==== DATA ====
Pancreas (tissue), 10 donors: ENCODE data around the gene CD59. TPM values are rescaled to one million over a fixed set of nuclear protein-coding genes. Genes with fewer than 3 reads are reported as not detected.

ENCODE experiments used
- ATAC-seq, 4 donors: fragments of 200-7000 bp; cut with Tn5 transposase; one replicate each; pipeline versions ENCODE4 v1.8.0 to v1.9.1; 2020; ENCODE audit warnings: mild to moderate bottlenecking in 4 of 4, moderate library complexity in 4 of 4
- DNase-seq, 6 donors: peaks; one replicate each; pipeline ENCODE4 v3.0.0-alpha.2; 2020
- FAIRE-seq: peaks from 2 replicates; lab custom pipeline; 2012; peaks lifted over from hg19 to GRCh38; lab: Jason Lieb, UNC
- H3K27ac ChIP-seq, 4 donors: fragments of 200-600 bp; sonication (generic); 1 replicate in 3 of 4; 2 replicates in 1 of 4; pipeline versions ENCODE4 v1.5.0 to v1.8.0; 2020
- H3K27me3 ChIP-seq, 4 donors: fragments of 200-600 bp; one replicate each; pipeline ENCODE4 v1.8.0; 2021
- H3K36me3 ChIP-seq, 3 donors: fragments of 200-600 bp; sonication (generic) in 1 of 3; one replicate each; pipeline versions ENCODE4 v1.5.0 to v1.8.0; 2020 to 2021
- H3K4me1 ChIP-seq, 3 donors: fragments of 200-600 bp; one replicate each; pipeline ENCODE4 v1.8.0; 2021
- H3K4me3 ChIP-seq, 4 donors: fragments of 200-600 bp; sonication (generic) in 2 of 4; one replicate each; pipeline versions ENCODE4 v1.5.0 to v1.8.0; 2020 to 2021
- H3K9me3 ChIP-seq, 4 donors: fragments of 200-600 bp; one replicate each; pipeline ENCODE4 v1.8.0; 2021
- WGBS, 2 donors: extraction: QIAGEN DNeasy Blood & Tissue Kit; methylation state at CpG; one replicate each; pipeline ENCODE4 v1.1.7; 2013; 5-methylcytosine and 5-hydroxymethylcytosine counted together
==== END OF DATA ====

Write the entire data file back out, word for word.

Pancreas (tissue), 10 donors: ENCODE data around the gene CD59. TPM values are rescaled to one million over a fixed set of nuclear protein-coding genes. Genes with fewer than 3 reads are reported as not detected.

ENCODE experiments used
- ATAC-seq, 4 donors: fragments of 200-7000 bp; cut with Tn5 transposase; one replicate each; pipeline versions ENCODE4 v1.8.0 to v1.9.1; 2020; ENCODE audit warnings: mild to moderate bottlenecking in 4 of 4, moderate library complexity in 4 of 4
- DNase-seq, 6 donors: peaks; one replicate each; pipeline ENCODE4 v3.0.0-alpha.2; 2020
- FAIRE-seq: peaks from 2 replicates; lab custom pipeline; 2012; peaks lifted over from hg19 to GRCh38; lab: Jason Lieb, UNC
- H3K27ac ChIP-seq, 4 donors: fragments of 200-600 bp; sonication (generic); 1 replicate in 3 of 4; 2 replicates in 1 of 4; pipeline versions ENCODE4 v1.5.0 to v1.8.0; 2020
- H3K27me3 ChIP-seq, 4 donors: fragments of 200-600 bp; one replicate each; pipeline ENCODE4 v1.8.0; 2021
- H3K36me3 ChIP-seq, 3 donors: fragments of 200-600 bp; sonication (generic) in 1 of 3; one replicate each; pipeline versions ENCODE4 v1.5.0 to v1.8.0; 2020 to 2021
- H3K4me1 ChIP-seq, 3 donors: fragments of 200-600 bp; one replicate each; pipeline ENCODE4 v1.8.0; 2021
- H3K4me3 ChIP-seq, 4 donors: fragments of 200-600 bp; sonication (generic) in 2 of 4; one replicate each; pipeline versions ENCODE4 v1.5.0 to v1.8.0; 2020 to 2021
- H3K9me3 ChIP-seq, 4 donors: fragments of 200-600 bp; one replicate each; pipeline ENCODE4 v1.8.0; 2021
- WGBS, 2 donors: extraction: QIAGEN DNeasy Blood & Tissue Kit; methylation state at CpG; one replicate each; pipeline ENCODE4 v1.1.7; 2013; 5-methylcytosine and 5-hydroxymethylcytosine counted together